Friday, October 1, 2010

The End of Skeptical Theism? (Part 8) - A Safer Skepticism?

This post is part of my series The End of Skeptical Theism?. For an index, see here.

I am currently working my way through Mark Piper's article "Why Theists cannot Accept Skeptical Theism?". As with all entries in this series, this post on Rowe's evidential problem of evil is an essential reference.

1. The Story so Far
In the previous post, we closed-out the discussion of Piper's cumulative case argument against skeptical theism (ST). As we saw, Piper argues that the skeptical principles employed by proponents of ST dissolve several areas of knowledge that theists need to sustain. In particular, Piper argued that:
  • (P1) ST makes confident knowledge of moral goodness and God's relation to goodness impossible.
  • (P2) ST threatens a good deal of theological knowledge.
  • (P3) ST undermines any arguments from the existence of a good state of affairs to the existence of a good God.
In the light of this, it is difficult to see how a theist can accept ST and remain a theist.

Piper's next task is to see whether there is anyway to moderate ST so that one can rebut the evidential problem evil without damaging one's overall commitment to theism. To make this discussion more perspicuous (from my perspective, if not from yours) I am going to introduce a new visualisation tool.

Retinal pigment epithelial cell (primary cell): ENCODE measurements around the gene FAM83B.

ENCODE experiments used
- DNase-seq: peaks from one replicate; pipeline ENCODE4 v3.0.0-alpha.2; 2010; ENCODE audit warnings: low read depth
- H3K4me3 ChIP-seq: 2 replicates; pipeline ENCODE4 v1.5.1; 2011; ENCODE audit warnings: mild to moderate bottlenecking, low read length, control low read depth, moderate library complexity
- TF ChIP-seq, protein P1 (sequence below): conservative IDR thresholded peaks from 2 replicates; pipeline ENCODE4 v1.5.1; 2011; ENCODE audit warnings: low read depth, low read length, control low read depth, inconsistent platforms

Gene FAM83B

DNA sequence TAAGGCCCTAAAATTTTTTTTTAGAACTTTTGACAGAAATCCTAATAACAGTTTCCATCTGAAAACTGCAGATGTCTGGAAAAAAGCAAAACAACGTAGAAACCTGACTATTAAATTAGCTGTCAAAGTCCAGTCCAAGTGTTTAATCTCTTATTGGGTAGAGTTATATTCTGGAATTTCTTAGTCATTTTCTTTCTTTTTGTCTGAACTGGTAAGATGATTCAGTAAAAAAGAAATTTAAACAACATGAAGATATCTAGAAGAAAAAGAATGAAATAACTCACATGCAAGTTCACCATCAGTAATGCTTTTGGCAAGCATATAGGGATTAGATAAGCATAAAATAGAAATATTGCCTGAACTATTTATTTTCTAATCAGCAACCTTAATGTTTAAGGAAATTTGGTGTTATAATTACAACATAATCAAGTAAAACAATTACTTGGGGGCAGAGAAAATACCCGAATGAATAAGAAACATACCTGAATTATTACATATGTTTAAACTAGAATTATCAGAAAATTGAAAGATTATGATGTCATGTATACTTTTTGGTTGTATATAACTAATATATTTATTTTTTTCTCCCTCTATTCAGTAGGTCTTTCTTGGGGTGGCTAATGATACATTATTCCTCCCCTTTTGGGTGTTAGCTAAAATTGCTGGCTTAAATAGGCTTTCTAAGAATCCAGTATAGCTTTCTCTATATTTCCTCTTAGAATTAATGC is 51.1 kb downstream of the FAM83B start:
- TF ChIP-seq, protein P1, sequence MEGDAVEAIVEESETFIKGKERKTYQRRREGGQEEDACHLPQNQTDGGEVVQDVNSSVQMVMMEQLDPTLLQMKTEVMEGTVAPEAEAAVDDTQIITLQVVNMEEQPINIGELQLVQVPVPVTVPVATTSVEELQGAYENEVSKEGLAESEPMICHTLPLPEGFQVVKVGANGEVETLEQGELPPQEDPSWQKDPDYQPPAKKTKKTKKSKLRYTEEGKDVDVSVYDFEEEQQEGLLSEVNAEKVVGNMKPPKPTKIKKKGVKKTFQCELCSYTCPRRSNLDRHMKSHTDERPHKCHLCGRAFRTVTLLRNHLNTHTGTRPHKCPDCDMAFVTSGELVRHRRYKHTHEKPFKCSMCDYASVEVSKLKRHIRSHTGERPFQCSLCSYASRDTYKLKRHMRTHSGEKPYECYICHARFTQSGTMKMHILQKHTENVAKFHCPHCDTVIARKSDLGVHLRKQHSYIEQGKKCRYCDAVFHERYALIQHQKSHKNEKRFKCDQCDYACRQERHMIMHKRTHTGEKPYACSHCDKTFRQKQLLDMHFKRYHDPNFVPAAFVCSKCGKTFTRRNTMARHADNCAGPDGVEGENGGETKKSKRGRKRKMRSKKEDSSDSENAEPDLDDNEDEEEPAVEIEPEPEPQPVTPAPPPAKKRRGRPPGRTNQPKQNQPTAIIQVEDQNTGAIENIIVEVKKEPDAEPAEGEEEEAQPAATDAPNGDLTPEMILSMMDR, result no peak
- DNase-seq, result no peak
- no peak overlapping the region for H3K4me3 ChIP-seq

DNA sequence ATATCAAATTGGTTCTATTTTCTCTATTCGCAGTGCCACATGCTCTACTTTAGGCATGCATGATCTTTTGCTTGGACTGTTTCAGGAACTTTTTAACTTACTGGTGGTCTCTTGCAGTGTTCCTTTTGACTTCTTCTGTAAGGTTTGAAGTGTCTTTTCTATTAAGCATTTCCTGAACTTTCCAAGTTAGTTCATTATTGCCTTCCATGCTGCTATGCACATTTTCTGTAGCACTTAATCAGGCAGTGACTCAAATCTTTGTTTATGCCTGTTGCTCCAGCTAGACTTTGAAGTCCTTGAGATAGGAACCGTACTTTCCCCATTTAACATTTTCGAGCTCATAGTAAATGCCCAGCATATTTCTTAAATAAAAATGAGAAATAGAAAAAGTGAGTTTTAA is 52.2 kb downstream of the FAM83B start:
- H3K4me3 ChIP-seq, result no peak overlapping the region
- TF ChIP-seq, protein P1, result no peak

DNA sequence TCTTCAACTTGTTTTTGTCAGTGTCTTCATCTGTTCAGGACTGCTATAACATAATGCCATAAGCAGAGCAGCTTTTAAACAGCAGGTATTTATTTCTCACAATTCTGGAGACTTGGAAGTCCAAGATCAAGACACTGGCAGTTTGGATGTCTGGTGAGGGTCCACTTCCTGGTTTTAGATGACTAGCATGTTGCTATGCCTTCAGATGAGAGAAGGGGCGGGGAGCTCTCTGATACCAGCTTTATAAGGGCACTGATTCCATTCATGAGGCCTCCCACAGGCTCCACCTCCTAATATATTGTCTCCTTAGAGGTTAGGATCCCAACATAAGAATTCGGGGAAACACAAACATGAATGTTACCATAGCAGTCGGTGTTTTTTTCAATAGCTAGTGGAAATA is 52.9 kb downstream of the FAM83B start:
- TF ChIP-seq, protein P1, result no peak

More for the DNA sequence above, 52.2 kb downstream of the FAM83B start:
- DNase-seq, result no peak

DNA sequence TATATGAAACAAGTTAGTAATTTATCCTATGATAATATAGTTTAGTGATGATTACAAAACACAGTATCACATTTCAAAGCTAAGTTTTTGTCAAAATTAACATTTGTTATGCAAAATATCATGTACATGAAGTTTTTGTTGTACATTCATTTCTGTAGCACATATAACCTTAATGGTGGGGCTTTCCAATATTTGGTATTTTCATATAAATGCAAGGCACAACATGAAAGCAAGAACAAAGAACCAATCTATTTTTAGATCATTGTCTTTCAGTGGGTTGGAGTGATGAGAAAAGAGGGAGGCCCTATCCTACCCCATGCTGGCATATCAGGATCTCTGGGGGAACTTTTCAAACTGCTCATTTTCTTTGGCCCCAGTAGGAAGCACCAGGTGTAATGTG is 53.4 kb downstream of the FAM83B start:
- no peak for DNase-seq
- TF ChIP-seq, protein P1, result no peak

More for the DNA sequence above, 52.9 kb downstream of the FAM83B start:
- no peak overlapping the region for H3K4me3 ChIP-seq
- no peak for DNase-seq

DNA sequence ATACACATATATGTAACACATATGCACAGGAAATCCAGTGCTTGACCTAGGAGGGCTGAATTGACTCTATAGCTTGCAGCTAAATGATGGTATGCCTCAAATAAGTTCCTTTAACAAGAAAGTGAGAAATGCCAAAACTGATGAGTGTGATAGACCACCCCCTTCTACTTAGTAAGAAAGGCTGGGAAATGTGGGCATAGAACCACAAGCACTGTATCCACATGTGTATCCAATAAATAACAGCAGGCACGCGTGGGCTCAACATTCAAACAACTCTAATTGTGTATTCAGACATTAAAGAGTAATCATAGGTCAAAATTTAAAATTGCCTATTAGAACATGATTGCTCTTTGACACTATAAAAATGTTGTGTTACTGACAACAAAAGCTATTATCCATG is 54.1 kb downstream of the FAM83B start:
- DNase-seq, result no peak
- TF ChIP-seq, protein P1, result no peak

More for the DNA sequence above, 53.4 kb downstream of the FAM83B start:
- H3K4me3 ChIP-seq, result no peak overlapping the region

The image below depicts a web of belief. The web consists of five nodes of belief (with a sixth empty node) supporting one central belief. In this case, the five beliefs all relate to God's nature, his interventions in history, the ultimate path to salvation and our own cognitive limitations. Collectively, they support a central commitment to Christian Theism.

Christian Web of Belief

Some of the beliefs support one another, as is illustrated by the arrows connecting them. For present purposes, I am going to assume that this web of belief is representative of the average Christian. I have no doubt that in reality the web of belief for a given believer would be far more complex, consisting of religious and non-religious beliefs, and with far more interdependencies between the nodes. I think it would be useful to draw out a more complex web, but I don't think it is necessary for understanding the next stage in Piper's article.